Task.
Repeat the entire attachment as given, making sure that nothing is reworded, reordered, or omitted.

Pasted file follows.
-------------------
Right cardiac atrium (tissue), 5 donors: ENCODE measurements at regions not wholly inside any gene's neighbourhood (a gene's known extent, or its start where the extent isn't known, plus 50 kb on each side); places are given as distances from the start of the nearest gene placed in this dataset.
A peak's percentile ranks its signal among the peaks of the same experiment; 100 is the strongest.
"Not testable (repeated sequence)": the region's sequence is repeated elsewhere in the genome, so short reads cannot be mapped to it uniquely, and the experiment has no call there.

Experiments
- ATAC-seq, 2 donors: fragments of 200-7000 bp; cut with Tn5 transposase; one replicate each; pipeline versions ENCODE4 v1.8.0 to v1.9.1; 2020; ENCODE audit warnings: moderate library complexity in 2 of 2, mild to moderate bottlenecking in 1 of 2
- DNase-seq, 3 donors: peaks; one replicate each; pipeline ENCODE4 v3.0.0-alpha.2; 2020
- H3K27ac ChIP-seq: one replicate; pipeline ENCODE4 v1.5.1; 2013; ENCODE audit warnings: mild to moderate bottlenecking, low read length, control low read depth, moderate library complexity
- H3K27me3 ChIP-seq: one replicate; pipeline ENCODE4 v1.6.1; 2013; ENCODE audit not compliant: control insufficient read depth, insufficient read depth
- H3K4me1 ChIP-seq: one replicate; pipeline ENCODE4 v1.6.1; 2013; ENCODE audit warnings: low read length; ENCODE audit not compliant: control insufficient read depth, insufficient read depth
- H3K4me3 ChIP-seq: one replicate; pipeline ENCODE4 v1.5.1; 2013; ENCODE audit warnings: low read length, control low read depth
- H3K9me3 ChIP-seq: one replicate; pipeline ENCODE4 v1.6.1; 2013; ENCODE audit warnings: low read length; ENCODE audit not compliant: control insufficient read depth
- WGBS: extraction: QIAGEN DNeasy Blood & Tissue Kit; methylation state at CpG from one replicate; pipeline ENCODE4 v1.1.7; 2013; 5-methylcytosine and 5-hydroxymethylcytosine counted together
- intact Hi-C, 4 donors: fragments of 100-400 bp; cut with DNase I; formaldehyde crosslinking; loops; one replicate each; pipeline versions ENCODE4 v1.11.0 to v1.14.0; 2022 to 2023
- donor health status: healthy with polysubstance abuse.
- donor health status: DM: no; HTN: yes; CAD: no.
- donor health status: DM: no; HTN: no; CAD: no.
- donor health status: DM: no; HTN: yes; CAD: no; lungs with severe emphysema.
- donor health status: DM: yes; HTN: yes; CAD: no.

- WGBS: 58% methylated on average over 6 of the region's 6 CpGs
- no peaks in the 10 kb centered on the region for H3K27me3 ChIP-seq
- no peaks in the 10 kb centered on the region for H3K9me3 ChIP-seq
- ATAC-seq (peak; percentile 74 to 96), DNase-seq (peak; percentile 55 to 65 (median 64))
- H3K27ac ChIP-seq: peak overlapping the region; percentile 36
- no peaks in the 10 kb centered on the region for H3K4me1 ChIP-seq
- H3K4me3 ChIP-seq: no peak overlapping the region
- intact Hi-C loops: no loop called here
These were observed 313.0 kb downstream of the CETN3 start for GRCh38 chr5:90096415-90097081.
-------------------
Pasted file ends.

Right cardiac atrium (tissue), 5 donors: ENCODE measurements at regions not wholly inside any gene's neighbourhood (a gene's known extent, or its start where the extent isn't known, plus 50 kb on each side); places are given as distances from the start of the nearest gene placed in this dataset.
A peak's percentile ranks its signal among the peaks of the same experiment; 100 is the strongest.
"Not testable (repeated sequence)": the region's sequence is repeated elsewhere in the genome, so short reads cannot be mapped to it uniquely, and the experiment has no call there.

Experiments
- ATAC-seq, 2 donors: fragments of 200-7000 bp; cut with Tn5 transposase; one replicate each; pipeline versions ENCODE4 v1.8.0 to v1.9.1; 2020; ENCODE audit warnings: moderate library complexity in 2 of 2, mild to moderate bottlenecking in 1 of 2
- DNase-seq, 3 donors: peaks; one replicate each; pipeline ENCODE4 v3.0.0-alpha.2; 2020
- H3K27ac ChIP-seq: one replicate; pipeline ENCODE4 v1.5.1; 2013; ENCODE audit warnings: mild to moderate bottlenecking, low read length, control low read depth, moderate library complexity
- H3K27me3 ChIP-seq: one replicate; pipeline ENCODE4 v1.6.1; 2013; ENCODE audit not compliant: control insufficient read depth, insufficient read depth
- H3K4me1 ChIP-seq: one replicate; pipeline ENCODE4 v1.6.1; 2013; ENCODE audit warnings: low read length; ENCODE audit not compliant: control insufficient read depth, insufficient read depth
- H3K4me3 ChIP-seq: one replicate; pipeline ENCODE4 v1.5.1; 2013; ENCODE audit warnings: low read length, control low read depth
- H3K9me3 ChIP-seq: one replicate; pipeline ENCODE4 v1.6.1; 2013; ENCODE audit warnings: low read length; ENCODE audit not compliant: control insufficient read depth
- WGBS: extraction: QIAGEN DNeasy Blood & Tissue Kit; methylation state at CpG from one replicate; pipeline ENCODE4 v1.1.7; 2013; 5-methylcytosine and 5-hydroxymethylcytosine counted together
- intact Hi-C, 4 donors: fragments of 100-400 bp; cut with DNase I; formaldehyde crosslinking; loops; one replicate each; pipeline versions ENCODE4 v1.11.0 to v1.14.0; 2022 to 2023
- donor health status: healthy with polysubstance abuse.
- donor health status: DM: no; HTN: yes; CAD: no.
- donor health status: DM: no; HTN: no; CAD: no.
- donor health status: DM: no; HTN: yes; CAD: no; lungs with severe emphysema.
- donor health status: DM: yes; HTN: yes; CAD: no.

- WGBS: 58% methylated on average over 6 of the region's 6 CpGs
- no peaks in the 10 kb centered on the region for H3K27me3 ChIP-seq
- no peaks in the 10 kb centered on the region for H3K9me3 ChIP-seq
- ATAC-seq (peak; percentile 74 to 96), DNase-seq (peak; percentile 55 to 65 (median 64))
- H3K27ac ChIP-seq: peak overlapping the region; percentile 36
- no peaks in the 10 kb centered on the region for H3K4me1 ChIP-seq
- H3K4me3 ChIP-seq: no peak overlapping the region
- intact Hi-C loops: no loop called here
These were observed 313.0 kb downstream of the CETN3 start for GRCh38 chr5:90096415-90097081.